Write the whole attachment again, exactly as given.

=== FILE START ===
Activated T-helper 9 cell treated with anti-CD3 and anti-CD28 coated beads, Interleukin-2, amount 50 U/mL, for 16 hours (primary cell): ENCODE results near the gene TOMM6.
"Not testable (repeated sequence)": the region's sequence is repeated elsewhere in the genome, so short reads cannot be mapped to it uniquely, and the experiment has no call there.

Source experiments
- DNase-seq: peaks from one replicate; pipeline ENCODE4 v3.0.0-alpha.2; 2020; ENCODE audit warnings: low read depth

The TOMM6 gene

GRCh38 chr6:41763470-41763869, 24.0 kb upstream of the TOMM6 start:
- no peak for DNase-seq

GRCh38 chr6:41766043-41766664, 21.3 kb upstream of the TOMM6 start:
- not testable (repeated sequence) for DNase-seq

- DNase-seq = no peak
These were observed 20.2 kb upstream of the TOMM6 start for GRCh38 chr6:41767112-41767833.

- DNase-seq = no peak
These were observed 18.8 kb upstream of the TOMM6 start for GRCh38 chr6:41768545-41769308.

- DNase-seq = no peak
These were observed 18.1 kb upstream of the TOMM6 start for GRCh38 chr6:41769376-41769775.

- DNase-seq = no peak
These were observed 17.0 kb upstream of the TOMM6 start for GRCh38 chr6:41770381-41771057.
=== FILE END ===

Activated T-helper 9 cell treated with anti-CD3 and anti-CD28 coated beads, Interleukin-2, amount 50 U/mL, for 16 hours (primary cell): ENCODE results near the gene TOMM6.
"Not testable (repeated sequence)": the region's sequence is repeated elsewhere in the genome, so short reads cannot be mapped to it uniquely, and the experiment has no call there.

Source experiments
- DNase-seq: peaks from one replicate; pipeline ENCODE4 v3.0.0-alpha.2; 2020; ENCODE audit warnings: low read depth

The TOMM6 gene

GRCh38 chr6:41763470-41763869, 24.0 kb upstream of the TOMM6 start:
- no peak for DNase-seq

GRCh38 chr6:41766043-41766664, 21.3 kb upstream of the TOMM6 start:
- not testable (repeated sequence) for DNase-seq

- DNase-seq = no peak
These were observed 20.2 kb upstream of the TOMM6 start for GRCh38 chr6:41767112-41767833.

- DNase-seq = no peak
These were observed 18.8 kb upstream of the TOMM6 start for GRCh38 chr6:41768545-41769308.

- DNase-seq = no peak
These were observed 18.1 kb upstream of the TOMM6 start for GRCh38 chr6:41769376-41769775.

- DNase-seq = no peak
These were observed 17.0 kb upstream of the TOMM6 start for GRCh38 chr6:41770381-41771057.